Whether a cunning media strategy to avoid scrutiny or simply incompetence, Prime Minister Malcolm Turnbull’s admission on the ABC’s 7.30 last night that he had personally donated $1.75 million to the Liberal Party on the eve of the election caught newspapers on the hop. The deadline for pretty much all the print editions around the country had passed, with only The Australian adjusting today’s print edition front page with the news. What to do when the Prime Minister makes news after the paper has gone to bed?

The Australian quickly amended a pre-existing front-page story on how the Prime Minister had not revealed the size of his donation, to reflect the fact that he had and to include the details from the 7.30 report. The journalist sent through the quotes at about 8pm and made the front page. 

But for Fairfax it was too late. Both The Sydney Morning Herald and The Age missed the story in their print editions as did the Herald Sun, The Daily Telegraph and The Mercury. The Courier-Mail managed to squeeze it into a corner.

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Why didn’t Turnbull announce the figure earlier in the day at his National Press club address? Was it an attempt keep the revelation out of the papers? A source at The Australian reckons it wasn’t deliberate, but that Fairfax deadlines have crept forward over the years to cut costs and the media giant is unable to pounce on late-breaking news as it once was.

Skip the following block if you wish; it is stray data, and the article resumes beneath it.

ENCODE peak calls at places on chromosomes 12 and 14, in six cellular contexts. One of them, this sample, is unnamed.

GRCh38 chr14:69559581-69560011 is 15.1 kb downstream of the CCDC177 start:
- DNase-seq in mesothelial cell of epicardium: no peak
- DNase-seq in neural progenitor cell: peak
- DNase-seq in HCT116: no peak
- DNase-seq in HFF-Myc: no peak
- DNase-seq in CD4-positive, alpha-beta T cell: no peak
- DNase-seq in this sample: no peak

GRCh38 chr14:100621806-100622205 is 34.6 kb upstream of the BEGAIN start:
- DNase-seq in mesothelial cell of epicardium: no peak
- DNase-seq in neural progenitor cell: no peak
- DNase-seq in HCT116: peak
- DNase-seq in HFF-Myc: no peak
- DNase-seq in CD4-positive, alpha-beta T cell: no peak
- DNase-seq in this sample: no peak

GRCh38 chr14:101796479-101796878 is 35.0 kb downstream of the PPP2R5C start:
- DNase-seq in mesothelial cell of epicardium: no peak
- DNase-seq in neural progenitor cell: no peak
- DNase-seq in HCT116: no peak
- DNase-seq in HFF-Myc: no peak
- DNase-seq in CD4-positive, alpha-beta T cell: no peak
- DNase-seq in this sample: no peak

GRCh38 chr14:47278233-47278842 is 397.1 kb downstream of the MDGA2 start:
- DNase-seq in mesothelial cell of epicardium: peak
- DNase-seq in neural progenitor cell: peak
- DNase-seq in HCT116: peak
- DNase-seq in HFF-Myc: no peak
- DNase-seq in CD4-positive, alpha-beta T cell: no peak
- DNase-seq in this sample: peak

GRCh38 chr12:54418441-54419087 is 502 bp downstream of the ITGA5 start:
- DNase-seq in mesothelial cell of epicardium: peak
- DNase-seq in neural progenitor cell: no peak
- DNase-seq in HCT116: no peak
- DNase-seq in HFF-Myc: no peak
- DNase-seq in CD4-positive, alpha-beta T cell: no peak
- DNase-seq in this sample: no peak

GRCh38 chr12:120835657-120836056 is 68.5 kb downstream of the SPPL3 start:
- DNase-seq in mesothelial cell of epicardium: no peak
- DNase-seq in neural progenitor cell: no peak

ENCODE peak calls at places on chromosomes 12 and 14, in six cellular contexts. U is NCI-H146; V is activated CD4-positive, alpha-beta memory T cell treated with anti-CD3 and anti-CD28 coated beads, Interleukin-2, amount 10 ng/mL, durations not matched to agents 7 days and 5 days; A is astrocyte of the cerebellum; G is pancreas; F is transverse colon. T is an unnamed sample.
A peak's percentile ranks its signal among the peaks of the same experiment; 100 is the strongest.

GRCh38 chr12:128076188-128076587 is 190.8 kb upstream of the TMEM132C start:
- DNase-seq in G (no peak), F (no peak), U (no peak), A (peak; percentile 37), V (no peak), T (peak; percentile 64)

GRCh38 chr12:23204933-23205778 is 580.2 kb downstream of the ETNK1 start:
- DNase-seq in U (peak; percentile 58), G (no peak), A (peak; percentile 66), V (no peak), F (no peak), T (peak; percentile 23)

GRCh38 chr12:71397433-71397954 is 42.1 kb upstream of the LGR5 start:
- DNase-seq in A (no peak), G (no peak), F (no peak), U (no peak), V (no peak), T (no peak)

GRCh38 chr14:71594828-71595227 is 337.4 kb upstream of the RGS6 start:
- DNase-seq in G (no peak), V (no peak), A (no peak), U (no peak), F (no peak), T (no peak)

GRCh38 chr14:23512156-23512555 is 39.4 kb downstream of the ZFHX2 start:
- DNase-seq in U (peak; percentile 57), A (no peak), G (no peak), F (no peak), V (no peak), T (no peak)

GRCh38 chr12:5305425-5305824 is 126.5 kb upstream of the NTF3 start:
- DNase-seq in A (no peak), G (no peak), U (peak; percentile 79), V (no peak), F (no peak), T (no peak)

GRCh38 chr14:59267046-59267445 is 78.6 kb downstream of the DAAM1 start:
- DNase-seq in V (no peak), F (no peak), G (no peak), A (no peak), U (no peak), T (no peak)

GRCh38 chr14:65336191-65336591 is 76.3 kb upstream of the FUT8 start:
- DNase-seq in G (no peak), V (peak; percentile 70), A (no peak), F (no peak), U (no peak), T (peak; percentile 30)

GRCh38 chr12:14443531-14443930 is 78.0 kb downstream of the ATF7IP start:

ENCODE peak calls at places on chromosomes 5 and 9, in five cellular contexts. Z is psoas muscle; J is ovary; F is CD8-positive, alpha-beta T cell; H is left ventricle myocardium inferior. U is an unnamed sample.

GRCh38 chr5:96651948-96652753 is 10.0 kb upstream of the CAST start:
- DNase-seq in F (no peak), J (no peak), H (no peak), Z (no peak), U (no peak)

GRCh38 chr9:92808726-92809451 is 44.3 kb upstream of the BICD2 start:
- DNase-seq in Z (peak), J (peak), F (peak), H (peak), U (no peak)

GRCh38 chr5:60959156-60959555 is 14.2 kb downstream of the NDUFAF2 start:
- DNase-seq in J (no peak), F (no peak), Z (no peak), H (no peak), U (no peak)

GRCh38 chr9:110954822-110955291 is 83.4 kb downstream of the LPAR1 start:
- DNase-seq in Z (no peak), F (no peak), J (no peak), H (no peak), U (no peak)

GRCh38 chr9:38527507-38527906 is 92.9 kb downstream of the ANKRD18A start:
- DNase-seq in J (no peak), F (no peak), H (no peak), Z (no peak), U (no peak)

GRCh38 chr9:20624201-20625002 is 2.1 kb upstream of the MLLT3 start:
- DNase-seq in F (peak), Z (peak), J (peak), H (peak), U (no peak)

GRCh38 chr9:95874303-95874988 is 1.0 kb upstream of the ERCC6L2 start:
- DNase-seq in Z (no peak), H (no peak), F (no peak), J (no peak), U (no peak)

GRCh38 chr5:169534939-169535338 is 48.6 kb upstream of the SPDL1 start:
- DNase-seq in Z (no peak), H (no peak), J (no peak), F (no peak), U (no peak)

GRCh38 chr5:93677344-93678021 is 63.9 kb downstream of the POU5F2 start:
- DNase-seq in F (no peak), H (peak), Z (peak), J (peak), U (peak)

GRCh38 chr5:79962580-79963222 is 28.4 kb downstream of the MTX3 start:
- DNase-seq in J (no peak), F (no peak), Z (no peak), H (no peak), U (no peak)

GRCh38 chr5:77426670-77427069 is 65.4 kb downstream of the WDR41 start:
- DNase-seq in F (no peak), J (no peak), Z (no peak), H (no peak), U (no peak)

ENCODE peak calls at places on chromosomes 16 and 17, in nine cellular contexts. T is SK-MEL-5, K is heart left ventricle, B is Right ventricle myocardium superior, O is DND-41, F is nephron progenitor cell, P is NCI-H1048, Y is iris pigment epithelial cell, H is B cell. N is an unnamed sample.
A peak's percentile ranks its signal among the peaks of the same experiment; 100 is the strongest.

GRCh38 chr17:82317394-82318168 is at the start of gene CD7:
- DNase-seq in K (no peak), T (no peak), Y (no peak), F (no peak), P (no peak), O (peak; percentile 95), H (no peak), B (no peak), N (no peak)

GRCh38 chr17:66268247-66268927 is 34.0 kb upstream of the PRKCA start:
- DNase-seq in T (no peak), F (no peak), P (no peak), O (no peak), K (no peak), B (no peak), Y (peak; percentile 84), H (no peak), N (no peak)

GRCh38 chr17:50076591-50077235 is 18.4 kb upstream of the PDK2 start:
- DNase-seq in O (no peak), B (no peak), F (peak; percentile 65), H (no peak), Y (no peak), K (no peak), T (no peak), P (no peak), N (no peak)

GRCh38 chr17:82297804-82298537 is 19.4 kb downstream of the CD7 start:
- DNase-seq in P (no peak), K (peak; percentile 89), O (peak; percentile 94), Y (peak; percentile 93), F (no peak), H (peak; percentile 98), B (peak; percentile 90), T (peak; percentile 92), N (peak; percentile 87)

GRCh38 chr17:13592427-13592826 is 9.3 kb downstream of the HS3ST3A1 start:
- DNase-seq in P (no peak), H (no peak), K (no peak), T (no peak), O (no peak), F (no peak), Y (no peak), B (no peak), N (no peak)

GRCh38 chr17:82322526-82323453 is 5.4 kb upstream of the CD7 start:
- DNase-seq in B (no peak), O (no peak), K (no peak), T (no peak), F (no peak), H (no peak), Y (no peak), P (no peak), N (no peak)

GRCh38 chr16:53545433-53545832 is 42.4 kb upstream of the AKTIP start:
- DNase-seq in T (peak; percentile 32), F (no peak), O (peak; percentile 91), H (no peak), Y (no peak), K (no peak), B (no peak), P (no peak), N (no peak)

At Fairfax journalists are pushing to make any late changes to the print editions at 7pm, and by 7.30 it is all over except perhaps for minor corrections. A source at Fairfax said journos and editors scrambled to update the story online. “Whether or not it was a deliberate tactic, it did stuff us.” 

Even though The Australian got its “exclusive” front-page story today, the timing of the announcement reflected more a lack of clear thinking on the behalf of the Prime Minister. A source at The Australian said Turnbull’s late disclosure meant poor media management: “They’ve had months to get the number out there … It was another own goal.”

If the timing of admission was a consideration for his media advisers, the tired political media management of the timing of announcements could be soon a thing of the past. Maybe they should just start tweeting at 3am.

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Crikey is an independent Australian-owned and run outfit. It doesn’t enjoy the vast resources of the country’s main media organisations. We take seriously our responsibility to bear witness.

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Peter Fray
Peter Fray
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